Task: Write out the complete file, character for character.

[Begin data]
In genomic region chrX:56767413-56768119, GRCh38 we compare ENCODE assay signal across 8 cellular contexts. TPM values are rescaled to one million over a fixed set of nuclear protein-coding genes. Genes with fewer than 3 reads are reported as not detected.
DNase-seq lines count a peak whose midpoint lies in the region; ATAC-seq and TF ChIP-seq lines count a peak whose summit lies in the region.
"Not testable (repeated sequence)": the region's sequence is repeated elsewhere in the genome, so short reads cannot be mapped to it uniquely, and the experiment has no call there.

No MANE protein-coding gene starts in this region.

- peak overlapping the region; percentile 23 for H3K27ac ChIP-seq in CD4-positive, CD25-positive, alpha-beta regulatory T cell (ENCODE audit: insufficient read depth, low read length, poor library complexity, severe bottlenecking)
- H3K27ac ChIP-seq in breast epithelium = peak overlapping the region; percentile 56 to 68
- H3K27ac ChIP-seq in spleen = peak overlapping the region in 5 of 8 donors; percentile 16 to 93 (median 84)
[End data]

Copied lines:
In genomic region chrX:56767413-56768119, GRCh38 we compare ENCODE assay signal across 8 cellular contexts. TPM values are rescaled to one million over a fixed set of nuclear protein-coding genes. Genes with fewer than 3 reads are reported as not detected.
DNase-seq lines count a peak whose midpoint lies in the region; ATAC-seq and TF ChIP-seq lines count a peak whose summit lies in the region.
"Not testable (repeated sequence)": the region's sequence is repeated elsewhere in the genome, so short reads cannot be mapped to it uniquely, and the experiment has no call there.

No MANE protein-coding gene starts in this region.

- peak overlapping the region; percentile 23 for H3K27ac ChIP-seq in CD4-positive, CD25-positive, alpha-beta regulatory T cell (ENCODE audit: insufficient read depth, low read length, poor library complexity, severe bottlenecking)
- H3K27ac ChIP-seq in breast epithelium = peak overlapping the region; percentile 56 to 68
- H3K27ac ChIP-seq in spleen = peak overlapping the region in 5 of 8 donors; percentile 16 to 93 (median 84)